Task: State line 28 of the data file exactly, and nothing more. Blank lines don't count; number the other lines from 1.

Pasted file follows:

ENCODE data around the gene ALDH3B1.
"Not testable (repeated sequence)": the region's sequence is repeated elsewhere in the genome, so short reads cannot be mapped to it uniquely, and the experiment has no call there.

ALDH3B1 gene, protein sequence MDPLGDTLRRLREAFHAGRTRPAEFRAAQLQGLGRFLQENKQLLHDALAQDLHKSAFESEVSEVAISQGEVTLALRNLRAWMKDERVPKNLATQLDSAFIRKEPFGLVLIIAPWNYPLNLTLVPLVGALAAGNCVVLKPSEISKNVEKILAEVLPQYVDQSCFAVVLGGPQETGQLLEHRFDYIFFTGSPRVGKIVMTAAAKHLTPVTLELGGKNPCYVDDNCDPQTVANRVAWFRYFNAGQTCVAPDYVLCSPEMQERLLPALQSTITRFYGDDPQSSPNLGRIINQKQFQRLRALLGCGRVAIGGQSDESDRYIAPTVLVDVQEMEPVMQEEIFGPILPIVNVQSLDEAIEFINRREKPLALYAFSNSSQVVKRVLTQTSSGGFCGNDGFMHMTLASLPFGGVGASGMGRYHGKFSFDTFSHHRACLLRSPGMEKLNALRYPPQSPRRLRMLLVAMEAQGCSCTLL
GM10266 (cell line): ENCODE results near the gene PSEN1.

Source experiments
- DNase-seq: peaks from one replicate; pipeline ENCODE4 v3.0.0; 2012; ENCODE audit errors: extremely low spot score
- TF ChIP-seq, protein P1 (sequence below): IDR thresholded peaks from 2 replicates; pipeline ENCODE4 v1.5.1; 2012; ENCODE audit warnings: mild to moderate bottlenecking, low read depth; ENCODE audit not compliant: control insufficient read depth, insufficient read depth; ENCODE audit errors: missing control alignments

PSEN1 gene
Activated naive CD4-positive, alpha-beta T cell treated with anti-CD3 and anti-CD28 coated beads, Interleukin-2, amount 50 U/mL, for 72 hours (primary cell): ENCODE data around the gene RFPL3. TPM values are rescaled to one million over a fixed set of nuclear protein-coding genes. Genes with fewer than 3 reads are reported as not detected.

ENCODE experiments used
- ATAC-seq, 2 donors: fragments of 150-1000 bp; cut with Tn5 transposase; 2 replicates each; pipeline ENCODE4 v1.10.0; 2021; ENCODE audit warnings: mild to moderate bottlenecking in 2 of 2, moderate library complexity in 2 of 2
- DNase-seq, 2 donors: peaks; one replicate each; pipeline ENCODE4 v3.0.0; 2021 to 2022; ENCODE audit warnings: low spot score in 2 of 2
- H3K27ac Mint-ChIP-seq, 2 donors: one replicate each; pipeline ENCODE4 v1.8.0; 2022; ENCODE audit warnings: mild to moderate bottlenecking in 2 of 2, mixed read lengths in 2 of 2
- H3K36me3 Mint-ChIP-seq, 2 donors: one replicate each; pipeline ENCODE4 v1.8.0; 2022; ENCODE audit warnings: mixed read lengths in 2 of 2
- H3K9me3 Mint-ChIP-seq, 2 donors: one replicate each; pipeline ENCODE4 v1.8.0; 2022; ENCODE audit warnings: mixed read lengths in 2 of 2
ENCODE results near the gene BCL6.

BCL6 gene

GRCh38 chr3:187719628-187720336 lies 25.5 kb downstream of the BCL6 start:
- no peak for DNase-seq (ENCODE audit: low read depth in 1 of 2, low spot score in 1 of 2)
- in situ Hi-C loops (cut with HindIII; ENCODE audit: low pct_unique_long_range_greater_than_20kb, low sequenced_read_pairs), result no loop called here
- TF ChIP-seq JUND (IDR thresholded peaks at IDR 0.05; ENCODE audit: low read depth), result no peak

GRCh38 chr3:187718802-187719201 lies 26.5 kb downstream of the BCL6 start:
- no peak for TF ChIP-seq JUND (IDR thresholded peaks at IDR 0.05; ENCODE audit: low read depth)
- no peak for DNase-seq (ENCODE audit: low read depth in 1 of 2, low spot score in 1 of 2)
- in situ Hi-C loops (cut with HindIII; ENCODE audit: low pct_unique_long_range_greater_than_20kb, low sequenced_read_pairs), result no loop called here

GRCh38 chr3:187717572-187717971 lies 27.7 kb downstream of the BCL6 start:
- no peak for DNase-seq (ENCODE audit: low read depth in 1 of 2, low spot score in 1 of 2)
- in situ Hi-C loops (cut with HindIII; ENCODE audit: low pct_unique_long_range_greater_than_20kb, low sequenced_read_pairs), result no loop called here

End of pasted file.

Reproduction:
- in situ Hi-C loops (cut with HindIII; ENCODE audit: low pct_unique_long_range_greater_than_20kb, low sequenced_read_pairs), result no loop called here